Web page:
Information architects (IAs) have a strategic role to play, especially in firms that appreciate the need for clear and efficient user experiences. To support the end user, information must have value and be organized and understandable. An information domain model is a useful starting point to set the parameters of an organizationís collection of online information resources. It provides a shared basis for stakeholders to analyze and discuss the domain, working toward a common and well-developed mental model and foundation for information architecture work. For the IA, it becomes the basis for sorting and mapping pieces of information during a platform migration or other transition. The IAís focus is on deep understanding of content to define and strategically manage knowledge units. Developing and implementing an information domain model supports the goal of enhancing the userís experience through content structure and findability.

information architecture
migration
content management
domain analysis
information models
information mapping
strategic planning 

Bulletin, October/November 2013


Strategic Action: Information Architecture in Platform Migrations

by John R. Heffernan

Real world information architecture happens when enterprises need strategic solutions to business problems and when executives understand that their business lacks the technology maturity needed to remain competitive. 

What is technological maturity? Technologically mature firms innovate based on network services and Internet technologies in computing and data strategies. These strategic choices cut infrastructure costs and increase data storage flexibility through script-managed transaction and data models.

It is within these competitive firms that the information architect (IA) has an increasingly strategic role to play. While creating clear and efficient user experiences that enhance an organizationís web presence and the findability of its information, the IA also considers web assets in the context of the information value they represent and how the organizationís information can be structured more efficiently, increasing reuse, simplifying business processes and laying a foundation for future change.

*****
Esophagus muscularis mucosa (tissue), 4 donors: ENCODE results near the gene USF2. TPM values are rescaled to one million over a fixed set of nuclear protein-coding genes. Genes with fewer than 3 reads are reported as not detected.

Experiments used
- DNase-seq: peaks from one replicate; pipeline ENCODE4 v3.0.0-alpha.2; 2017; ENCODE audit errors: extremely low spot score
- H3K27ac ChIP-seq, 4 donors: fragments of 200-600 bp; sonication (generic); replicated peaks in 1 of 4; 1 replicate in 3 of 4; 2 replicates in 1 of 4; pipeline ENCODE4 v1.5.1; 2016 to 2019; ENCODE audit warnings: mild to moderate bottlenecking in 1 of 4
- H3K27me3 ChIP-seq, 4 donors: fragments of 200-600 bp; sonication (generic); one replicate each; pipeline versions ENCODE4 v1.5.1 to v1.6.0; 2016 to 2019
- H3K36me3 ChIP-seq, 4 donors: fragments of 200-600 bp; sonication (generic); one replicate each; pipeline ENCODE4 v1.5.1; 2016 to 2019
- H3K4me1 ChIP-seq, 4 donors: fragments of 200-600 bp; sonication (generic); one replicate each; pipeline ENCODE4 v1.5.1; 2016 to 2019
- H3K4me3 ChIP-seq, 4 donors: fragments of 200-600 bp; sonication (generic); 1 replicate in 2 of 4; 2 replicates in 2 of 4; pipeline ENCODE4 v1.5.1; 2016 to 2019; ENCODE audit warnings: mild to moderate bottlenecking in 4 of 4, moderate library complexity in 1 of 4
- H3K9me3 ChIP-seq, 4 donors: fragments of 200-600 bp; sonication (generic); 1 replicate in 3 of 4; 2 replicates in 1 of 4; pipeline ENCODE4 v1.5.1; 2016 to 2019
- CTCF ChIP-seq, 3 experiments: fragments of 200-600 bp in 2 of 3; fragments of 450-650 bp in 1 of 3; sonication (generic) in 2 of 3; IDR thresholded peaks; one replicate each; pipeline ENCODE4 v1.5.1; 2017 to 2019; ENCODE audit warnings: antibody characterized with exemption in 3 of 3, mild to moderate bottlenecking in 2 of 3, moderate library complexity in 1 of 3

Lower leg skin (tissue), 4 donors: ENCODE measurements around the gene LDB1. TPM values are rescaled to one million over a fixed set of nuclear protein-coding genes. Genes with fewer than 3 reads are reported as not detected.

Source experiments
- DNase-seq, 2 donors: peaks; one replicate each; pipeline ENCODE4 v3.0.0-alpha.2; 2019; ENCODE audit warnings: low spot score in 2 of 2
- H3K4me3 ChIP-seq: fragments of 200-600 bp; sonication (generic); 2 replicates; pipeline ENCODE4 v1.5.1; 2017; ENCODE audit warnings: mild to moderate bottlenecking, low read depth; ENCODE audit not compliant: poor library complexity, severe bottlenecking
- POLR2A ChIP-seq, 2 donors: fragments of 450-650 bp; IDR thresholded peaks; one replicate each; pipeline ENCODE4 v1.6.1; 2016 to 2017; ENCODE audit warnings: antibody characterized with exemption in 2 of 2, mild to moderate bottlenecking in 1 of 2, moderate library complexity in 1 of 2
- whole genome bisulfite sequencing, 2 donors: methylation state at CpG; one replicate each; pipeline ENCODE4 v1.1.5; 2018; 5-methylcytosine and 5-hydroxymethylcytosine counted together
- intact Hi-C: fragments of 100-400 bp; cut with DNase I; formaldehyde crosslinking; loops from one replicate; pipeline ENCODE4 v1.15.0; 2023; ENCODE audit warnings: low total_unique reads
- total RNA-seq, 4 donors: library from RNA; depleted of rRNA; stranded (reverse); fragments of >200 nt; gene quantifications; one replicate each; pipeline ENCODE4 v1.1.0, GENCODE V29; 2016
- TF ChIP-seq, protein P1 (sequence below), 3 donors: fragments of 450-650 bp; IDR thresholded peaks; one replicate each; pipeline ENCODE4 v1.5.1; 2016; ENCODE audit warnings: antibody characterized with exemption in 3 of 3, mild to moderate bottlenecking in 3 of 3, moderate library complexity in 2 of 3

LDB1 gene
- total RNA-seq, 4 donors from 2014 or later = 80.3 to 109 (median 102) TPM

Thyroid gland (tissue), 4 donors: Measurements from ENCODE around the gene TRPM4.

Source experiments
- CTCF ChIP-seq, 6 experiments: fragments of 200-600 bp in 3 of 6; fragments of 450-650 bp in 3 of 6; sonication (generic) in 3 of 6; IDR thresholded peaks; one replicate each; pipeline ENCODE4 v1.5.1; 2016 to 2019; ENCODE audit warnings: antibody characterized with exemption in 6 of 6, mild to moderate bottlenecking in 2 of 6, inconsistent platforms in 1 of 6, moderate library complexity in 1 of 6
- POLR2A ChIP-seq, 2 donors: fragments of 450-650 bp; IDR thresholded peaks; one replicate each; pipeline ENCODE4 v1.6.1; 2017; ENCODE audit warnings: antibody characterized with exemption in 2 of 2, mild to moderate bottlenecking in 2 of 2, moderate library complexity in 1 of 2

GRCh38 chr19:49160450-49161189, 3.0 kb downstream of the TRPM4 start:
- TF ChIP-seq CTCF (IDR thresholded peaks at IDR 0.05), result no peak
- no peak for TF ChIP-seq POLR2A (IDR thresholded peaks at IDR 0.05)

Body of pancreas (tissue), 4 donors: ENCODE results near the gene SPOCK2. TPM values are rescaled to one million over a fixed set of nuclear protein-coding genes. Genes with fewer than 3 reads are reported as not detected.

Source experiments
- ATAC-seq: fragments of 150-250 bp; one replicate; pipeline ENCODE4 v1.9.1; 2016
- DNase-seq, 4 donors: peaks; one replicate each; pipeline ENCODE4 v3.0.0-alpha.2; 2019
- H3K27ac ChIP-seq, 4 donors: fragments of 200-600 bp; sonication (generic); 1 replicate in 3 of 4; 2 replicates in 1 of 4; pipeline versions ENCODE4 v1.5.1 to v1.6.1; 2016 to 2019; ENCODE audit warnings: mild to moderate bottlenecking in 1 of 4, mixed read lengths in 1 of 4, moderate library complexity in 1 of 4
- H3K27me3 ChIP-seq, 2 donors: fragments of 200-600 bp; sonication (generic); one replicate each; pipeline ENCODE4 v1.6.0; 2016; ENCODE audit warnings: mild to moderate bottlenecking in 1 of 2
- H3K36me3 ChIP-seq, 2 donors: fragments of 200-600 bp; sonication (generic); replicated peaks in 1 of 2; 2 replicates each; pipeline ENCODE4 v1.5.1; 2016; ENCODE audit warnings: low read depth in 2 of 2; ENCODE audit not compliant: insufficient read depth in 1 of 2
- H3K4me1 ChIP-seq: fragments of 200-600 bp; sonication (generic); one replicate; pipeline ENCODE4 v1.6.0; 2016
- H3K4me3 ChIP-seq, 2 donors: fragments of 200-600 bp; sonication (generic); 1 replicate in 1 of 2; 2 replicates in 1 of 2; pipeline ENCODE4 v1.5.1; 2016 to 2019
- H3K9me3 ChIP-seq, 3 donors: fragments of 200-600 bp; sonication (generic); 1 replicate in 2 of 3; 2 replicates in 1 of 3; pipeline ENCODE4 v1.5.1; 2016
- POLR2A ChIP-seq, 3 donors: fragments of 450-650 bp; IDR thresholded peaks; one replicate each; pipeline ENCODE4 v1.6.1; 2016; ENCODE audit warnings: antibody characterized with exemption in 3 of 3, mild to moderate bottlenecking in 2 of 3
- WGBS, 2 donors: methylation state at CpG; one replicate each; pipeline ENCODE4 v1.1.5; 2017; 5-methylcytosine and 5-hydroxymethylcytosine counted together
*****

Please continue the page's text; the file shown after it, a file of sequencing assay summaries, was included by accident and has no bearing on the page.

In working with clients in different stages of platform migration, I have found that the need to simplify the complexity of information environments, information exchanges and use cases is of paramount importance. Creating an information domain model for an organization has proved a highly effective way to define and communicate about the organization's information world. This approach is based on the software application development methodology advocated by Eric Evans in his book Domain-Driven Design: Tackling Complexity in the Heart of Software (Addison-Wesley, 2004). 

Evansí book serves as a good place to start. Although itís almost a decade old, the book can support many of us working with complexity. It presents a systematic approach to domain-driven design, while incorporating design best practices and experience-based techniques. However it also offers fundamental principles that facilitate the development of software projects facing complex domains. As a reader, you will learn how to use a domain model and you will encounter patterns and language to make a complex development effort more focused and dynamic. 

Iíve used the model with mixed success. While some clients have immediately seen the value of this approach, others have not. I learned to explain the model and introduce it to clients as early as possible in the development process. The value of the domain model rests in its simplicity as a heuristic tool and usefulness in discovering other information requirements. For the design team, the model provides a common orientation to the project as it starts to take shape. It creates a framework for discussing the project.